Racial Disparities in MRSA Infections
What is MRSA?
By Amir Johnson
Methicillin-Resistant Staphylococcus aureus, or MRSA for short, is a Gram-positive cocci-shaped (spherical) bacterium that measures approximately 1μm in diameter and forms clusters that are popularly described as being grape-like.  S. aureus is present on and within the bodies of many individuals asymptomatically, and as a result of this it often remains unnoticed. According to studies around 20% of people are persistent nasal carriers of S. aureus and around 30% are intermittent carriers, with the remaining 50% not carrying the bacterium.  Other than within the nose, S. aureus can be commonly seen present on the skin, skin glands, guts, and a variety of mucous membranes. This presence within the body is referred to as colonization, and it significantly increases the chances of acquiring an infection by providing a reservoir of the pathogen.  In most cases, the previously asymptomatic, commensal S. aureus that colonized the microbiome of individuals is responsible for their infection. Cite error: Closing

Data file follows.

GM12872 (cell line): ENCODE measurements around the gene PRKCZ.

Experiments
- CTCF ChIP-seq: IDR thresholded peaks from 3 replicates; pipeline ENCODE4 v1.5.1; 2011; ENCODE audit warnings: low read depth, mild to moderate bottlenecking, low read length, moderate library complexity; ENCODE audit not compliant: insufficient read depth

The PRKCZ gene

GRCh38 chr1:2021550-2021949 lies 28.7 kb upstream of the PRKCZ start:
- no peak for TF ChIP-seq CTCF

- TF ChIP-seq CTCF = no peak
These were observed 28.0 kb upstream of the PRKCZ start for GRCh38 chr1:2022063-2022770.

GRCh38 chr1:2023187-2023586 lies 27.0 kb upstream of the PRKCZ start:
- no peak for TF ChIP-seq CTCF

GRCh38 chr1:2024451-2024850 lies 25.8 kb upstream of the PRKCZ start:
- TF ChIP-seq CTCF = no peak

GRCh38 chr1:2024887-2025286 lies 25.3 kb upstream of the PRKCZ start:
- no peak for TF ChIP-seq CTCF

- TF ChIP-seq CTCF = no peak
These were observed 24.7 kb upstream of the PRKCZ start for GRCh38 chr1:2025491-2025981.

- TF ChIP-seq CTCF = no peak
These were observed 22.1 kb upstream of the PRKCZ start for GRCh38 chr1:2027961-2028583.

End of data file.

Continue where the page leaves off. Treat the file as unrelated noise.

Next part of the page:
</ref> missing for
<ref> tag ]]
Include some current research, with at least one figure showing data.